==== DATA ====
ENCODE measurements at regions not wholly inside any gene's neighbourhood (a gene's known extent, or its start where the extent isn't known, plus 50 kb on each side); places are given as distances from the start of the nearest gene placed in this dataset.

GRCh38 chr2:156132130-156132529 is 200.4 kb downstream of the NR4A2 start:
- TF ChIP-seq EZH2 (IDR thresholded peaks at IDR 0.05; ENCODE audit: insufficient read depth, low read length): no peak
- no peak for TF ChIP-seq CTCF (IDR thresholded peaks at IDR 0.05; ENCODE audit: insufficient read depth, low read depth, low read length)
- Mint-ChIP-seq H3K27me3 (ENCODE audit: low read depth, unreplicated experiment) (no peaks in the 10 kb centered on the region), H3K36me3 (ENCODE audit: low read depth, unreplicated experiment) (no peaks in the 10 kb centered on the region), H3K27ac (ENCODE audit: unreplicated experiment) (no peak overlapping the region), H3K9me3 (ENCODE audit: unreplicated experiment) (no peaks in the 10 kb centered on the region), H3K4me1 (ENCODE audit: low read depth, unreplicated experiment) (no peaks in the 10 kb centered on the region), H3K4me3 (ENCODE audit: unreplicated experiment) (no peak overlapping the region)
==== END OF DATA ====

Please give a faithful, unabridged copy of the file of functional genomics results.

ENCODE measurements at regions not wholly inside any gene's neighbourhood (a gene's known extent, or its start where the extent isn't known, plus 50 kb on each side); places are given as distances from the start of the nearest gene placed in this dataset.

GRCh38 chr2:156132130-156132529 is 200.4 kb downstream of the NR4A2 start:
- TF ChIP-seq EZH2 (IDR thresholded peaks at IDR 0.05; ENCODE audit: insufficient read depth, low read length): no peak
- no peak for TF ChIP-seq CTCF (IDR thresholded peaks at IDR 0.05; ENCODE audit: insufficient read depth, low read depth, low read length)
- Mint-ChIP-seq H3K27me3 (ENCODE audit: low read depth, unreplicated experiment) (no peaks in the 10 kb centered on the region), H3K36me3 (ENCODE audit: low read depth, unreplicated experiment) (no peaks in the 10 kb centered on the region), H3K27ac (ENCODE audit: unreplicated experiment) (no peak overlapping the region), H3K9me3 (ENCODE audit: unreplicated experiment) (no peaks in the 10 kb centered on the region), H3K4me1 (ENCODE audit: low read depth, unreplicated experiment) (no peaks in the 10 kb centered on the region), H3K4me3 (ENCODE audit: unreplicated experiment) (no peak overlapping the region)